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I currently am using custom controllers that set my light intensity to match the solar insolation curve for a point near the equator (see the last figure at the bottom of this page: Solar insolation).

But lately, I've been considering modifying it for the benefit of the animals (various ranitomeya). Specifically having more drawn out morning and evening periods of lower light intensity, since the frogs are definitely more active in lower light conditions.

I do also have 1 or 2 afternoon thunderstorms each that are centered around the misting schedule, and the lights dim slowly but dramatically during these times for about 20 minutes each.

What do you guys do with your lighting setups to strike the best balance between plant growth and activity?
 

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I just try to keep them consistent. 9:30 AM lights on, 9:00 PM lights off. I don't change with time changes. My frogs still have their early morning activity and late afternoon activity, as per their typical circadian rhythm (I keep Ranitomeya as well). I don't find the light intensity seems to impact them in regards to timing (certainly, lights that are too intense make them a little more reclusive in my experience). They are on or off, but I do allow for the morning to have a more natural sunrise with natural light, hence the later "on" time.

I think things like thunderstorms are really for the hobbyist, not the frogs, but I'm not sure they have any negative impact that I know of.
 

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I run roughly 12 hr daylight cycles, no ramping. If it were technologically straightforward to ramp, I would, but I have three or four lighting circuits I'd have to outfit.

Do you notice more early photoperiod and late photoperiod activity with the ramping than without? My frogs definitely are more active early, and then again late, but I have no comparison with most of my frogs to a ramped lighting scheme. (I used to have a ramped light on my leucs and don't notice any difference without it.)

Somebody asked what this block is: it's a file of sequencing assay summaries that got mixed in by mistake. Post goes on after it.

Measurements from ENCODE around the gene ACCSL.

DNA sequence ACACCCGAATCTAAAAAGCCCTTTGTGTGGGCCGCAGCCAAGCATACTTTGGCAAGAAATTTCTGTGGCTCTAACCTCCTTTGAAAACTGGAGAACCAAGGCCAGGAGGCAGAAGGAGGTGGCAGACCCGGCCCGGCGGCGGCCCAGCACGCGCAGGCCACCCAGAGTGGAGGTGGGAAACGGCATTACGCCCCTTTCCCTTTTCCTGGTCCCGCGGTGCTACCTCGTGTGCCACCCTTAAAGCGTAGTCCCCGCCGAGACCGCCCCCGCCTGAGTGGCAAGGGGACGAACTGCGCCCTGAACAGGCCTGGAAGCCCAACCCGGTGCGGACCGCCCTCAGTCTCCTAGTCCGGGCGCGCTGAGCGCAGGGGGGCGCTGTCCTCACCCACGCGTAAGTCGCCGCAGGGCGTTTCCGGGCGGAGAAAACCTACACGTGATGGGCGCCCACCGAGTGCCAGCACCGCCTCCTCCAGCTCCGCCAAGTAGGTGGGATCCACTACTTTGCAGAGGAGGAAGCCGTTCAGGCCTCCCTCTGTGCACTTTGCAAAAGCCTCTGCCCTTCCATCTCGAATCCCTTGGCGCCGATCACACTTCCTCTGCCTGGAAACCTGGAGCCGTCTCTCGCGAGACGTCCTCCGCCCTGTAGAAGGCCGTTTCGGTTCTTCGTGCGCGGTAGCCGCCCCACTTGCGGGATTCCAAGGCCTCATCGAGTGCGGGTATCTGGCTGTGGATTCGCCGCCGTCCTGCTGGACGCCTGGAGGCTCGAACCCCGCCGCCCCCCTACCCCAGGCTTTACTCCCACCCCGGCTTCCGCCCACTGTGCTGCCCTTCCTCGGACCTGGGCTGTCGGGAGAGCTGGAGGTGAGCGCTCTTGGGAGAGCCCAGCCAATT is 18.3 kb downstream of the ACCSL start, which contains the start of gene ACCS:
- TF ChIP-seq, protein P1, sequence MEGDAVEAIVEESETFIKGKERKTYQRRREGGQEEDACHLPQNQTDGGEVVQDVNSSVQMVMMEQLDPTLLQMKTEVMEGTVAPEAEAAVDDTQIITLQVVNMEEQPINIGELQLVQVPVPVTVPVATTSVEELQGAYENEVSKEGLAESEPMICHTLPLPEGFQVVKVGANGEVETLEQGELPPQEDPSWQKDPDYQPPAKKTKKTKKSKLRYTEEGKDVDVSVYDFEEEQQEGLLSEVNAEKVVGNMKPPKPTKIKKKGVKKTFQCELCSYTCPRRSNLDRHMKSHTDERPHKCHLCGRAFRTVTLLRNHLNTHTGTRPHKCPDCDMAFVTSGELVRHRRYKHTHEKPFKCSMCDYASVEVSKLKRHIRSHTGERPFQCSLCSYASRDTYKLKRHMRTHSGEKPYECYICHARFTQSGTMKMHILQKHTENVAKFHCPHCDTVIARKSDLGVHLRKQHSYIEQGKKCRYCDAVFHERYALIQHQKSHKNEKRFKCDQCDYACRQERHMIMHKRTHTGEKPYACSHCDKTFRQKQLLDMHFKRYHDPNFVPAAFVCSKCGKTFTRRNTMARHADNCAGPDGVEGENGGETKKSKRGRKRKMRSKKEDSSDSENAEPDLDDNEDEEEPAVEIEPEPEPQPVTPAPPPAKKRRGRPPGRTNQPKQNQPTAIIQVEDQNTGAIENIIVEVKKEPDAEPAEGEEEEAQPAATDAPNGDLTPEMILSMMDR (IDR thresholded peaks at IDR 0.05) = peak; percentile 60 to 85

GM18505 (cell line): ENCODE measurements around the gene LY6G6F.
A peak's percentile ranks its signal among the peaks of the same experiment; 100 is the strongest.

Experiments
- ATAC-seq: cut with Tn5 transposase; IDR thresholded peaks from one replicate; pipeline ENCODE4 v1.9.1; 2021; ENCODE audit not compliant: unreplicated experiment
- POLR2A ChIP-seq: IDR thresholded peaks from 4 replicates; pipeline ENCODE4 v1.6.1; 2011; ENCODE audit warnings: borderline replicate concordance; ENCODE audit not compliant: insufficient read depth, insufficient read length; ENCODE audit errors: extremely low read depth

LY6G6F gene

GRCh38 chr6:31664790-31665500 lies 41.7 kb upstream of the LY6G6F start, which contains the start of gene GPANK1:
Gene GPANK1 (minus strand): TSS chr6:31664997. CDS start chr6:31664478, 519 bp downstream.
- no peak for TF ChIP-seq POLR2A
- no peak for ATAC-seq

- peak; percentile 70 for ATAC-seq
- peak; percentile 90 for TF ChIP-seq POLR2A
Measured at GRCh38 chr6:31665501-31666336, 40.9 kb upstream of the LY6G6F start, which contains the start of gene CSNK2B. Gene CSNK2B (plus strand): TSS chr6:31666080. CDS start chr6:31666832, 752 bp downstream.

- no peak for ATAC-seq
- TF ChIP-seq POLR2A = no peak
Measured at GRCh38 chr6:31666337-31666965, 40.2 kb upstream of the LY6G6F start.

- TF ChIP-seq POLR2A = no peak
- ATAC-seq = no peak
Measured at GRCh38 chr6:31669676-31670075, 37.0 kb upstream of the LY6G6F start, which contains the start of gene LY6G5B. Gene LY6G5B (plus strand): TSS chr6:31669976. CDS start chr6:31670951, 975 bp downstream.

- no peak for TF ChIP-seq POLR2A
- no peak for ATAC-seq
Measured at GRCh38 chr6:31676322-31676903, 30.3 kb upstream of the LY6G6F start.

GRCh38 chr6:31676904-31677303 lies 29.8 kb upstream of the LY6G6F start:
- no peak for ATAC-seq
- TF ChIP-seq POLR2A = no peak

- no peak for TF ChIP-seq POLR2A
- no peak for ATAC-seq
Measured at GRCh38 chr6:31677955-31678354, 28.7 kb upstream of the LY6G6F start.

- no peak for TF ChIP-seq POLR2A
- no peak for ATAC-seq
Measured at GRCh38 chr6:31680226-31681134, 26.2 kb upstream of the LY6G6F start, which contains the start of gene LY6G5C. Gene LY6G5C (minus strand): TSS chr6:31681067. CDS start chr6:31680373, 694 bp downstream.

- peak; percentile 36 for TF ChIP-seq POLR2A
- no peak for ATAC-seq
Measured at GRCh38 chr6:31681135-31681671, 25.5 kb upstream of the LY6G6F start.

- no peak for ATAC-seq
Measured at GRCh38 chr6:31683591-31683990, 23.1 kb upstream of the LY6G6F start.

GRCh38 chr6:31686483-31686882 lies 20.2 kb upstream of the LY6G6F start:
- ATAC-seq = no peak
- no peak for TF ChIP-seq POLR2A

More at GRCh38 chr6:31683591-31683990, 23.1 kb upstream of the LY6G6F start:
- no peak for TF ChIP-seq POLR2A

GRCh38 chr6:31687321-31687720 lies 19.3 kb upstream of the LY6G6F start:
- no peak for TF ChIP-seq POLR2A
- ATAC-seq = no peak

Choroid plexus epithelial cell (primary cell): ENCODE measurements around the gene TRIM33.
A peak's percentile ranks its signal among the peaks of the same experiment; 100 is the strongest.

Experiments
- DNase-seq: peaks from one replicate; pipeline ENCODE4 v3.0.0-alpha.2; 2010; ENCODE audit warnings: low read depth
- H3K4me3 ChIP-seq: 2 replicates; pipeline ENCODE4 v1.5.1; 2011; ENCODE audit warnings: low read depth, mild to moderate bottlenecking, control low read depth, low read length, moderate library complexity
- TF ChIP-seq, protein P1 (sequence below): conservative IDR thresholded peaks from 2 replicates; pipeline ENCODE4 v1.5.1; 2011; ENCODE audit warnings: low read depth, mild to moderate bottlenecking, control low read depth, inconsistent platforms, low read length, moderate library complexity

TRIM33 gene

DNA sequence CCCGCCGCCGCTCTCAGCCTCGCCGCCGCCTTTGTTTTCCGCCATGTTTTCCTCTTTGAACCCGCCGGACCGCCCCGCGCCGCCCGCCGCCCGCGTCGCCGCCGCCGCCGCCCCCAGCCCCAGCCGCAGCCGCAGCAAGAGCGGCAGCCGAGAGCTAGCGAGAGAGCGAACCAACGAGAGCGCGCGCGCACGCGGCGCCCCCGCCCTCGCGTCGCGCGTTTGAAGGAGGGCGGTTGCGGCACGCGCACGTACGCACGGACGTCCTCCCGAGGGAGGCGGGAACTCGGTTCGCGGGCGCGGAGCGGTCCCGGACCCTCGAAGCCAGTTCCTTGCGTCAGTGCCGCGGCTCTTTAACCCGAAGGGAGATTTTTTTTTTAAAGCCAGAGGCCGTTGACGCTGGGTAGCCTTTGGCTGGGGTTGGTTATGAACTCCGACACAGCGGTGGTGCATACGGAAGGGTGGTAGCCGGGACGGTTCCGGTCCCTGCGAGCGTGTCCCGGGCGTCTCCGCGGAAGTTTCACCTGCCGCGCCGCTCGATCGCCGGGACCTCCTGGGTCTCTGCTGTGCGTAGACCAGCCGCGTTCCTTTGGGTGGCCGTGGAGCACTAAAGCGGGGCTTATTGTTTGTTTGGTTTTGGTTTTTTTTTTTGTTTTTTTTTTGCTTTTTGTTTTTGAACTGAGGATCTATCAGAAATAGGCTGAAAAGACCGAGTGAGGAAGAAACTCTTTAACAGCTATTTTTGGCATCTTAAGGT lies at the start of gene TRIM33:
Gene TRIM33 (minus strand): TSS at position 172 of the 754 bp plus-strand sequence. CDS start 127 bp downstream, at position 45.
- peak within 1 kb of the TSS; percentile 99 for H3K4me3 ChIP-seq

Given that darts are often said to be more common in habitat transition zones -- near rivers, forest/open area boundary, treefall gaps -- having a midday ramp-down or even asymmetrical dimmer time when the sun would be blocked by canopy foliage might be a natural lighting schedule. For example, animals that live on the western bank of a large river would have most intense light in the AM.
 

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I use timers with a ramp up function on most of my tanks, separate ramp timers for each LED light strip on each tank. A bit of a pain to get started and setup but once they're running they're very slick

My Ranitomeya sirensis and Ameerega bassleri are out far more often when the lights are just ramping up or are ramping down town than the rest of the day.
 

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I have a custom LED unit I built with a Storm-X controller and ramping (I have the ramp period on for about an hour) on the top of my rack, on the bottom I have a fixture with no ramping, the frogs do not act any different in my opinion on the top or bottom of the rack. I run 12 on 12 off and flora, fauna are both happy.

Personally, I would spend my lighting budget on making sure I have high CRI lighting, this has gotten much cheaper and the technology much better for LED's over the past few years. This hobby is very visual, I think its nice to have lighting that is natural and accurate in appearance.
 
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